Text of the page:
Each year we are inundated with keeping up with marketing trends. Advertisements pressure us to get new models of gadgets we already have that can do more things and do them faster. Desperate to please our loved ones, we overspend. I like this reminder:

You are not obligated to continue holiday traditions that leave you broke, overwhelmed, or tired.

A Matter of the Heart

One of my favorite Christmas stories is How the Grinch Stole Christmas by Dr. Suess. The Whos of Who-ville had completed all of their holiday preparations. They decorated their homes, prepared for a feast, and hung their stockings on the mantel. But while they were sleeping, the Grinch stole everything. Yet, when they got up Christmas morning, they celebrated as if nothing was missing. They gathered in the town square, held hands and sang to welcome Christmas. This left the Grinch perplexed. 

“Maybe Christmas, he thought, doesn’t come from a store. Maybe Christmas perhaps, means a little bit more. ”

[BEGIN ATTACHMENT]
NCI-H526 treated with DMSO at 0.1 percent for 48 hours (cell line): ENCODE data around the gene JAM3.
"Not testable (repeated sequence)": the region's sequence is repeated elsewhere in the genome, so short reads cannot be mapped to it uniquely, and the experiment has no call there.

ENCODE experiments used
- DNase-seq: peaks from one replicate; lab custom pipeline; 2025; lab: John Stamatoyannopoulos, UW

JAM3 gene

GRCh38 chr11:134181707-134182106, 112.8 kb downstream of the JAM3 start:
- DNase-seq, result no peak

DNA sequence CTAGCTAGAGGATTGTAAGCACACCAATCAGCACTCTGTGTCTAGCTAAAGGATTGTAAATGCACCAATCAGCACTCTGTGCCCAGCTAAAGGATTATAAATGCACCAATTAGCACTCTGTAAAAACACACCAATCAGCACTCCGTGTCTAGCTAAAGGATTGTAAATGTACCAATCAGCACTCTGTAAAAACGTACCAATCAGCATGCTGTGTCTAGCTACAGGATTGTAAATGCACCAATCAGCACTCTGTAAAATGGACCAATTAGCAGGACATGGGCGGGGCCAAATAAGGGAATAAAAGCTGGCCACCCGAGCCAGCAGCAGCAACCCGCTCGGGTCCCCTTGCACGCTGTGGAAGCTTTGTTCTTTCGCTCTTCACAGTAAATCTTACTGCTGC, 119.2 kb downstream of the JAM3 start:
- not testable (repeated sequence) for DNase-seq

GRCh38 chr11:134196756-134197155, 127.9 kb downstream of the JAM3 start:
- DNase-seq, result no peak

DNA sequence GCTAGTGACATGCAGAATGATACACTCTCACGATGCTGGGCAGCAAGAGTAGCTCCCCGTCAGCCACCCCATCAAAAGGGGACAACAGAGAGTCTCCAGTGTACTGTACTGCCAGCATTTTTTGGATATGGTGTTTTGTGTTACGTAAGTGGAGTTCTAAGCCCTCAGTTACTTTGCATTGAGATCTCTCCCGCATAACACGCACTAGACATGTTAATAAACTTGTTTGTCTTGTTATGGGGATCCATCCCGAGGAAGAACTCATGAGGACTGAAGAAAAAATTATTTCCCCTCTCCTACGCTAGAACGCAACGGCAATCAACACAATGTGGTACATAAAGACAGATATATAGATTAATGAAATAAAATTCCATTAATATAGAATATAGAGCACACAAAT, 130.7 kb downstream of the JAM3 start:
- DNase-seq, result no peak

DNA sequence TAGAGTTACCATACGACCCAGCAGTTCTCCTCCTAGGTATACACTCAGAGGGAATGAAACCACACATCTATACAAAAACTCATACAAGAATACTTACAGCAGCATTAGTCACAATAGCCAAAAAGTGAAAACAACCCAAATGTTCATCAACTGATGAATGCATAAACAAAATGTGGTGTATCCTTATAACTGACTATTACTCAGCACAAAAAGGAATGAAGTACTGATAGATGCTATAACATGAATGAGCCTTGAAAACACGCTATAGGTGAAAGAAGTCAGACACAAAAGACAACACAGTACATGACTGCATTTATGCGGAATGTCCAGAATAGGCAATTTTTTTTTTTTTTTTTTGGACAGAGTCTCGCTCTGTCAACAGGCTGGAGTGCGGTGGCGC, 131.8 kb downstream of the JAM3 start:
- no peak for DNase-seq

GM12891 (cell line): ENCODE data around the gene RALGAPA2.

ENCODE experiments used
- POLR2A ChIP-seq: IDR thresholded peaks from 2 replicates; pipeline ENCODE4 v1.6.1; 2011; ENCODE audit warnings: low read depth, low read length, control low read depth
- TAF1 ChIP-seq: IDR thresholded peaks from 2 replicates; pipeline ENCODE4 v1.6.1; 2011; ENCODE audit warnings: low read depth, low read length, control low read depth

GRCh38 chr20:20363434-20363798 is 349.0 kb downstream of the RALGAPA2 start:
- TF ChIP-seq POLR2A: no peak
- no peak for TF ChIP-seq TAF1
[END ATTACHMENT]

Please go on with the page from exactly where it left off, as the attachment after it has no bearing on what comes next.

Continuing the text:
Dr. Suess captured everything I feel in these two lines. Yes, Christmas will come without all the traditions I usually keep. The gifts I  hastily wrap and place beneath the tree are no comparison to God’s gift of Jesus Christ to mankind. The traditions of man cannot match God’s love.  Knowing this helps me reframe the true meaning of the holiday. Christmas is an intangible matter of the heart. I want to experience more of God’s love this December. That usually begins by taking the time to seek Him. That’s something I want to do more.

What are your thoughts on December? Please leave a comment. I’d love to hear from you. If you are feeling deflated, may this Christmas give you the opportunity to consider God’s love for you.